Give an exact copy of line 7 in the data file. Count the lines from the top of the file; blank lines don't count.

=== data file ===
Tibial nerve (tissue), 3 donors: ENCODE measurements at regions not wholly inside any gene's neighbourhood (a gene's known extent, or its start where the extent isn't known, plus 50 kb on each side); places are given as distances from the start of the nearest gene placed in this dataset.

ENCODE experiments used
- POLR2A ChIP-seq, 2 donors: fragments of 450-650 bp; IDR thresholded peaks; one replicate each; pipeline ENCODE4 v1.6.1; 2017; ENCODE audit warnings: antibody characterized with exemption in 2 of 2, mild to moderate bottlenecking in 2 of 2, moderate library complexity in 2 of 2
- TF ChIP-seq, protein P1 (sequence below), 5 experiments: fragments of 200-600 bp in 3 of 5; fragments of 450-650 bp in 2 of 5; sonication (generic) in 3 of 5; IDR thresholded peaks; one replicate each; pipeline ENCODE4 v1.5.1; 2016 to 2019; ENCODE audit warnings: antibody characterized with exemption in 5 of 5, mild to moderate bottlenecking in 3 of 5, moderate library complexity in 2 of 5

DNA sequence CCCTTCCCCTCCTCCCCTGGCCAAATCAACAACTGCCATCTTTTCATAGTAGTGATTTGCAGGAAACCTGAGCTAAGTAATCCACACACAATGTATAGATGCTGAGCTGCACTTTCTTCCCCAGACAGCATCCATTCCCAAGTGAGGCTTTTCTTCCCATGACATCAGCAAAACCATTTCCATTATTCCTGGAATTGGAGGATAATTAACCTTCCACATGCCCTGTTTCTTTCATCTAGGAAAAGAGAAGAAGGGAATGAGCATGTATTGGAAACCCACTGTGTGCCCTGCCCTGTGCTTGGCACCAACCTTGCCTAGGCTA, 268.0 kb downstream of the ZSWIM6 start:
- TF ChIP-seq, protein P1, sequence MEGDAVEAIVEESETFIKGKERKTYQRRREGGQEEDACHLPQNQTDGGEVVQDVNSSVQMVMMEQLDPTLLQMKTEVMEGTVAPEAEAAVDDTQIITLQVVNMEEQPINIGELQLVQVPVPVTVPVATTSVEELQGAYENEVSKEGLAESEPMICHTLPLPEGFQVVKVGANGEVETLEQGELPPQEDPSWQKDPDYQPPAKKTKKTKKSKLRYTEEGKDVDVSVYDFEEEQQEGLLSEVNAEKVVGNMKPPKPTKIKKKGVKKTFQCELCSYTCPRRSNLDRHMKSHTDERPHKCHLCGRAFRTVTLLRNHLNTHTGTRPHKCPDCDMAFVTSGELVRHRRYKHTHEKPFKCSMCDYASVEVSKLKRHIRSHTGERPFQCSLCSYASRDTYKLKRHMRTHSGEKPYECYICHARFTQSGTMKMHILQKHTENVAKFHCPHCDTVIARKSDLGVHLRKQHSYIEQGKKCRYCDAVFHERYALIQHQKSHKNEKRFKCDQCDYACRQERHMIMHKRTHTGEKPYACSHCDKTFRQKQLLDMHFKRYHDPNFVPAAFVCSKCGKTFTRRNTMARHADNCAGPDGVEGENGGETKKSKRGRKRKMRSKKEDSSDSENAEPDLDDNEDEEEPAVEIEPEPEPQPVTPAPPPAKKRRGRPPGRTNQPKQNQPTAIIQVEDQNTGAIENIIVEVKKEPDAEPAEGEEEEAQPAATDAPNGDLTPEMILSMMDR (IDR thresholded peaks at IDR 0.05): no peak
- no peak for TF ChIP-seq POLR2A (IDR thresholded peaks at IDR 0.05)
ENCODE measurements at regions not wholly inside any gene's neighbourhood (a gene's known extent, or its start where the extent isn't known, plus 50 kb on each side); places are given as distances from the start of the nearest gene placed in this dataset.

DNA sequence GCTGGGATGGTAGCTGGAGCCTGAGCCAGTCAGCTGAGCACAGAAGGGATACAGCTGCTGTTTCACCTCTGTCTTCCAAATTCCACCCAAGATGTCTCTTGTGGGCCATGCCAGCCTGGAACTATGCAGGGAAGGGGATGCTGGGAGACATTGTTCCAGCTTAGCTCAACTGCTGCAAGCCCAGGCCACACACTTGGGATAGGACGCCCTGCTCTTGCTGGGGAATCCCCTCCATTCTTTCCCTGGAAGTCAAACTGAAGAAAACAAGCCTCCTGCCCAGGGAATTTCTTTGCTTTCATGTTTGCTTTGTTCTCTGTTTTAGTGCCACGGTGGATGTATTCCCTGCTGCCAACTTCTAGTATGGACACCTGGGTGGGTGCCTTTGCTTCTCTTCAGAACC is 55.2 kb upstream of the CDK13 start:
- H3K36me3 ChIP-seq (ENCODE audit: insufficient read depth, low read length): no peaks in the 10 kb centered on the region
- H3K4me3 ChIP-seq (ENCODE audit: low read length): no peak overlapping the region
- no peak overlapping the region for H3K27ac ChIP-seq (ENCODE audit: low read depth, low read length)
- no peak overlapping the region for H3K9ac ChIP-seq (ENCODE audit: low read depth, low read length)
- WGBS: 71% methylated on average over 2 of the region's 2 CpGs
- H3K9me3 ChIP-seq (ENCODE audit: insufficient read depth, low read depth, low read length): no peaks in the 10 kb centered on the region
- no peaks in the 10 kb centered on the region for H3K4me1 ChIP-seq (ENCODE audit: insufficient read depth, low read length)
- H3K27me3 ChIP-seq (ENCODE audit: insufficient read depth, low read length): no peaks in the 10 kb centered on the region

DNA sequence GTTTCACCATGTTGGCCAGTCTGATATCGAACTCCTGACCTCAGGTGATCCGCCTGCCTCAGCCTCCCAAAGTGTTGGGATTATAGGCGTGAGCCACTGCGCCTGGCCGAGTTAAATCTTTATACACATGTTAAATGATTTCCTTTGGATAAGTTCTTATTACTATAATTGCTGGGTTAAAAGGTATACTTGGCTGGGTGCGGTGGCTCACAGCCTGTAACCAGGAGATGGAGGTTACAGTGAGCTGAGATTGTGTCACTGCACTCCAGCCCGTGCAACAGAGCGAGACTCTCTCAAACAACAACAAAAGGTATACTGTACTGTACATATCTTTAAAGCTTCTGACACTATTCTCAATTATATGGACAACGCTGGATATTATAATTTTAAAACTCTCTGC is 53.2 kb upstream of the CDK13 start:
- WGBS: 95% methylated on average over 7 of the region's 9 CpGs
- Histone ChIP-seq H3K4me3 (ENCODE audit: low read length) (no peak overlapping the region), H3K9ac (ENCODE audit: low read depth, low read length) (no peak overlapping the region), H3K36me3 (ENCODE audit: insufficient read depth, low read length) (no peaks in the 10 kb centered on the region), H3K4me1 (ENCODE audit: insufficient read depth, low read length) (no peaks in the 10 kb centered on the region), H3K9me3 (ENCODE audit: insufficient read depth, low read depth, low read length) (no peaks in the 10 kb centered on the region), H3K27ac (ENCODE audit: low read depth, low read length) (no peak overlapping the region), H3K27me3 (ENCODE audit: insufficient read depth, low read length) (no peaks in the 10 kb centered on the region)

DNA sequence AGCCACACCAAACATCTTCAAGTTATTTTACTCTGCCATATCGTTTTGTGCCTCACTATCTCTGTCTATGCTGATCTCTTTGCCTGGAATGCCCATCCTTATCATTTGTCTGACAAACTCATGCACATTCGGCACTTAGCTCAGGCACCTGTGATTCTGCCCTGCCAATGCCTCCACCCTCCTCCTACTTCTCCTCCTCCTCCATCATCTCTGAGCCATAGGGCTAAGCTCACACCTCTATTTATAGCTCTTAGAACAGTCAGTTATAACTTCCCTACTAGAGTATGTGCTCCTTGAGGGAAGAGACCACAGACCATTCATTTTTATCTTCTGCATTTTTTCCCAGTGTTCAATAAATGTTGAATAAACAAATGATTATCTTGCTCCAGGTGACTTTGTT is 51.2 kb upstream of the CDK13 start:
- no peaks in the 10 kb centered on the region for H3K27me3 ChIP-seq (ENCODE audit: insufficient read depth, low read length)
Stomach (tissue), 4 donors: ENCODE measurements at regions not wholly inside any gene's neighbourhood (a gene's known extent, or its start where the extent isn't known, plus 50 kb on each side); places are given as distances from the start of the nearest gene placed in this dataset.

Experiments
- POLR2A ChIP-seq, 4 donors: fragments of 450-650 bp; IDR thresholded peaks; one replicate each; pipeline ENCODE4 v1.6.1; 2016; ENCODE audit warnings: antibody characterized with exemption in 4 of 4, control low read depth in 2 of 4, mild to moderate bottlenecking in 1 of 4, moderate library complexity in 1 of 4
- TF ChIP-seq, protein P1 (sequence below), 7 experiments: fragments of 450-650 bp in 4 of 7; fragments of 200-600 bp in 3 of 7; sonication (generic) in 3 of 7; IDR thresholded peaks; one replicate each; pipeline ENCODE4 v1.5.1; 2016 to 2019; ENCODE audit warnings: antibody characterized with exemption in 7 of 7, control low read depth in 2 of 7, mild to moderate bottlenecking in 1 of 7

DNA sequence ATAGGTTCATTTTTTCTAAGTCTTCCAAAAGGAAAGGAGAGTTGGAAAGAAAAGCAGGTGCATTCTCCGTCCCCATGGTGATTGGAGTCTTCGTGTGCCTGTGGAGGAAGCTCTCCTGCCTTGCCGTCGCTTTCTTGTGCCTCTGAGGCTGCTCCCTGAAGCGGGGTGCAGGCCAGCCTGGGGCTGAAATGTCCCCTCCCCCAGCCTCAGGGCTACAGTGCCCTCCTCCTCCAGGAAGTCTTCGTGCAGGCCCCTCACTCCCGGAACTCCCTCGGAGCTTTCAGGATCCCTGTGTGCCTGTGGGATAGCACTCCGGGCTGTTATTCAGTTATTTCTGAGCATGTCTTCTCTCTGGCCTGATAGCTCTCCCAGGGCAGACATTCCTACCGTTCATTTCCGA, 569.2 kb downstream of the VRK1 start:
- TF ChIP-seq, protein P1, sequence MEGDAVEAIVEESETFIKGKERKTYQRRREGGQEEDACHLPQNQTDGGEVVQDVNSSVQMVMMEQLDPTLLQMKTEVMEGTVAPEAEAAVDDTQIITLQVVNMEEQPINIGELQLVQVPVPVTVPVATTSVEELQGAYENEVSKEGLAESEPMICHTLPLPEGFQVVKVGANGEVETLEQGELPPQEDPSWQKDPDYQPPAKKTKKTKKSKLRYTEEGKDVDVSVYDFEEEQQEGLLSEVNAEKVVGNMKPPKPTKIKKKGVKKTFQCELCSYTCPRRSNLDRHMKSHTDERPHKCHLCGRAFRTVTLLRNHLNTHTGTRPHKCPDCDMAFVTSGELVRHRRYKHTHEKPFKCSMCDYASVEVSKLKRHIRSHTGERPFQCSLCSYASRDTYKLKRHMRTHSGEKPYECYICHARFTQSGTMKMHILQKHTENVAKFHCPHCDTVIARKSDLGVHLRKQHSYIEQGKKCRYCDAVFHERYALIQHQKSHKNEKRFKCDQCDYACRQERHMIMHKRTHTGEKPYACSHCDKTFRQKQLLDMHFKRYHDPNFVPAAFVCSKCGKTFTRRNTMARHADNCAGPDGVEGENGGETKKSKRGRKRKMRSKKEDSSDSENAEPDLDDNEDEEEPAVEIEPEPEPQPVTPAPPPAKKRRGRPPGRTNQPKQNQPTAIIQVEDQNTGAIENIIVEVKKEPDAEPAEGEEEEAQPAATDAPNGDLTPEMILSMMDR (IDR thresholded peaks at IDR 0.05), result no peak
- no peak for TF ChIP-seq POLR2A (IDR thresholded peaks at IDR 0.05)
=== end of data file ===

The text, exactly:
- no peak for TF ChIP-seq POLR2A (IDR thresholded peaks at IDR 0.05)